over 3 years ago • 2 mins
China’s been cooking up new plans to develop its domestic microchip industry and throw away all those unappetizing foreign imports 🇨🇳
Microchips – otherwise known as semiconductors – are the fundamental building blocks of countless technologies, from smartphones to electric vehicles. And China – which uses more than 60% of the world’s supply – relies heavily on foreign imports to meet its needs. That’s what makes the increased restrictions America is imposing on China all the more problematic. Just this month, for example, the US will ban shipments of virtually all homegrown semiconductors to Huawei, one of China’s biggest technology companies.
Knowing it can’t depend on Stateside suppliers anymore, China’s trying to bolster its domestic capabilities by increasing research and financing for the industry 💴 It’s all part of the country’s fourteenth consecutive 5-year economic plan, and comes on top of an existing $1.4 trillion pledge to support tech ventures – like artificial intelligence and 5G wireless networks – through 2025.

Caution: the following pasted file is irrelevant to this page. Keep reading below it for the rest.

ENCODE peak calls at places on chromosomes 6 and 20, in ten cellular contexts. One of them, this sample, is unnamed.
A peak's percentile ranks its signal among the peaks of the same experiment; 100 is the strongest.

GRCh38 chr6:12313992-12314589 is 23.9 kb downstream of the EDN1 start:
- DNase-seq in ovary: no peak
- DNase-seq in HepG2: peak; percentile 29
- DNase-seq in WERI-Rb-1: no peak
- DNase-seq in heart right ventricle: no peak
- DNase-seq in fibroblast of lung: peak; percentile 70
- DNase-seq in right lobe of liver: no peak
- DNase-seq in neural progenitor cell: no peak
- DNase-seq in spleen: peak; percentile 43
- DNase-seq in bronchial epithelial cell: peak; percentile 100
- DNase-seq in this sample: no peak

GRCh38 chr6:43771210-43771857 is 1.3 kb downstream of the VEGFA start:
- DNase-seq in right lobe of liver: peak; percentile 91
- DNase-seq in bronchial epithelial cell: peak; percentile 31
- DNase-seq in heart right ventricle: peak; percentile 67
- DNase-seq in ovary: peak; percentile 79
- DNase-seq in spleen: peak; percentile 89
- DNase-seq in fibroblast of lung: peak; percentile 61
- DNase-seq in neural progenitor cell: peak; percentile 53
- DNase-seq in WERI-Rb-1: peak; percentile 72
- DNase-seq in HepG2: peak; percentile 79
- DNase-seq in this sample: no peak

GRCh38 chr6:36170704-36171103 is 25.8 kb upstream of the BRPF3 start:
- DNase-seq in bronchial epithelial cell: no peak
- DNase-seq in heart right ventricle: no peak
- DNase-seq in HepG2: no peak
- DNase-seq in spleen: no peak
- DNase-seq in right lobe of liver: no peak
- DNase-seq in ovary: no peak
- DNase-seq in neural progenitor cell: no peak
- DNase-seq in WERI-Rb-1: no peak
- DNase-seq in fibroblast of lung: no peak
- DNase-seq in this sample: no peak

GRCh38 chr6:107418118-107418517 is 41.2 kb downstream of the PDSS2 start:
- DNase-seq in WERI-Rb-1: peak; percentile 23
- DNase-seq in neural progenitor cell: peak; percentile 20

Major Chinese chipmakers welcomed the news, with several of their share prices rising between 10 and 15%. As for international chipmakers, their stocks didn’t move much more than the overall market. But it might only be a matter of time: China spends $300 billion every year on foreign chips – more than it spends on oil imports 🛢 – and could single-handedly leave quite the dent in those firms' revenues.
A disruption to the flow of technology between China and the US isn’t necessarily in the former’s best interests: a decoupling of the world’s two biggest economies would, according to a study by Bloomberg, cut China’s growth rate to 3.5% in 2030, compared to 4.5% if things remain broadly unchanged ✂️ And if the US convinces key allies to steer clear of China as well, that drop could look even steeper…
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